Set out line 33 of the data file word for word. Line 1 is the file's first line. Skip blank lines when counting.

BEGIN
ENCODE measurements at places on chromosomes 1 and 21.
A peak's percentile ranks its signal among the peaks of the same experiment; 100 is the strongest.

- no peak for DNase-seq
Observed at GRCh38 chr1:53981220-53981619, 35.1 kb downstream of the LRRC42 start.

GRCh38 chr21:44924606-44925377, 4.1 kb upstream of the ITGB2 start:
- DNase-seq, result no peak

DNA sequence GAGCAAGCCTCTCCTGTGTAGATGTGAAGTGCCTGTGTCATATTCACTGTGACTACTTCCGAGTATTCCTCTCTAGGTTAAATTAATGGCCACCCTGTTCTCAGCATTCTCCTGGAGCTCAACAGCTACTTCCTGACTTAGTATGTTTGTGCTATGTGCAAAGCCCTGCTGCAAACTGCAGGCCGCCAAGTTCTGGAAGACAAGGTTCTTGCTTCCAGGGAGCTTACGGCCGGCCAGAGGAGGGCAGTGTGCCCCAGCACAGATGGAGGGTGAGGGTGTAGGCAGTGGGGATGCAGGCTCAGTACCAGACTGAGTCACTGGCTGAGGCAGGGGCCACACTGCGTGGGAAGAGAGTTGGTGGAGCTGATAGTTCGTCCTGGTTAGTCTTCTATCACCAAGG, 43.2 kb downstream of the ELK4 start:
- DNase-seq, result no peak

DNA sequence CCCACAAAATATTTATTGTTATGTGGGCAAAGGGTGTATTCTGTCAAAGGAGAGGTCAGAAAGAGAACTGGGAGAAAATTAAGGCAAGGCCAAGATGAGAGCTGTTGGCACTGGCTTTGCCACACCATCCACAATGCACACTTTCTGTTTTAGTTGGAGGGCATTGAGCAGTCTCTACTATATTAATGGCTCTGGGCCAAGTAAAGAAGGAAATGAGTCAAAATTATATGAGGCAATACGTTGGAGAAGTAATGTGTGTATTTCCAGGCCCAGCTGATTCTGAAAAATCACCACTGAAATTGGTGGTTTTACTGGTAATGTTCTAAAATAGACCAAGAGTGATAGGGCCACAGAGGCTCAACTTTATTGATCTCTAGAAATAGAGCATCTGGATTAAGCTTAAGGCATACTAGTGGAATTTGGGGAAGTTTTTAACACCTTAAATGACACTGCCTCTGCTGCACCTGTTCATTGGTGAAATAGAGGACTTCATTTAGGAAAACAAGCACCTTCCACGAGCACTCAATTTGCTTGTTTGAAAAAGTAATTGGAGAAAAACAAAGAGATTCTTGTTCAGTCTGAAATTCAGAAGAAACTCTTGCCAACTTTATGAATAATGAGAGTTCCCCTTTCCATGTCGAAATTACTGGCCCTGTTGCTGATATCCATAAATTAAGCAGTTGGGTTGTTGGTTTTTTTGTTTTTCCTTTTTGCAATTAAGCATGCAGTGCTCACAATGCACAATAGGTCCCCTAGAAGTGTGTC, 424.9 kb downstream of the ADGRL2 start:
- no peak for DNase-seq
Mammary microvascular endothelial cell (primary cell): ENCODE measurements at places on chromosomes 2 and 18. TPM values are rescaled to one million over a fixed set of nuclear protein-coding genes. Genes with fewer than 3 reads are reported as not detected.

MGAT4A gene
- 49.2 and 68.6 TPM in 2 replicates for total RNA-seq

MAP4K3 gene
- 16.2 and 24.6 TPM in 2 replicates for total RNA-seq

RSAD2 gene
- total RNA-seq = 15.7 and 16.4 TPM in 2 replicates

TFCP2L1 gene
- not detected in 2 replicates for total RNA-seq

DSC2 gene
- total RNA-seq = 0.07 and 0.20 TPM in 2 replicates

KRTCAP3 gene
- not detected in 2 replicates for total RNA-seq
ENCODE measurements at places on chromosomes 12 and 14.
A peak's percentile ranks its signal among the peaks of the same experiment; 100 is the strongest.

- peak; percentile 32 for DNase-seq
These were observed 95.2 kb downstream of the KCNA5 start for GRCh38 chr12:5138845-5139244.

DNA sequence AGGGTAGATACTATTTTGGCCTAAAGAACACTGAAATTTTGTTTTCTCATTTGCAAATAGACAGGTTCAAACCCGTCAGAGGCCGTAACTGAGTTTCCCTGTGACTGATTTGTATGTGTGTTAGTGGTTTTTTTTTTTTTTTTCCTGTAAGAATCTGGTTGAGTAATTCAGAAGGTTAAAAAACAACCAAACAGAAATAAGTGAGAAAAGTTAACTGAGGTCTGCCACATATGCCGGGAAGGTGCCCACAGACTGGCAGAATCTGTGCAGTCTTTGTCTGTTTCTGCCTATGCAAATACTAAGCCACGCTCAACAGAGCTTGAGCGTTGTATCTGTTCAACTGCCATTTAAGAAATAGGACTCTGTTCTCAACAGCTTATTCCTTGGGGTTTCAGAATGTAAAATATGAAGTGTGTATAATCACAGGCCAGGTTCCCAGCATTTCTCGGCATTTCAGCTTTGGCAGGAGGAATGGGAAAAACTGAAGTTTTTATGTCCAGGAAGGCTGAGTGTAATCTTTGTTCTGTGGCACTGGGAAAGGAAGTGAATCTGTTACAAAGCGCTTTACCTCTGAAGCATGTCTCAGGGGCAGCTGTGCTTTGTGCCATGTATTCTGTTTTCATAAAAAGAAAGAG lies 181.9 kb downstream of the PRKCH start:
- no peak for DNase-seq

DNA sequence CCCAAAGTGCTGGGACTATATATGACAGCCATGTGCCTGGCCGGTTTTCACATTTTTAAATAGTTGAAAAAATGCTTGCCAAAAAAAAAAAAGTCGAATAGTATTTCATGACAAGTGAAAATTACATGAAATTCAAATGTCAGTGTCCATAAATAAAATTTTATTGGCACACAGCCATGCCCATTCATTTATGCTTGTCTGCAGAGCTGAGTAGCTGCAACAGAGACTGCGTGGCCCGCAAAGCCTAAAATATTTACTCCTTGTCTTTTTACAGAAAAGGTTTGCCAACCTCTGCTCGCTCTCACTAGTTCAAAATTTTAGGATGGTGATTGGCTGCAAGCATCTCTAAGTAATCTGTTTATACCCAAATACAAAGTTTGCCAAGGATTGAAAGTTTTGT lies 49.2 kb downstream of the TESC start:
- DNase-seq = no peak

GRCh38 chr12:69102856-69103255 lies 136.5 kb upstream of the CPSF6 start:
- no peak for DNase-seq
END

- no peak for DNase-seq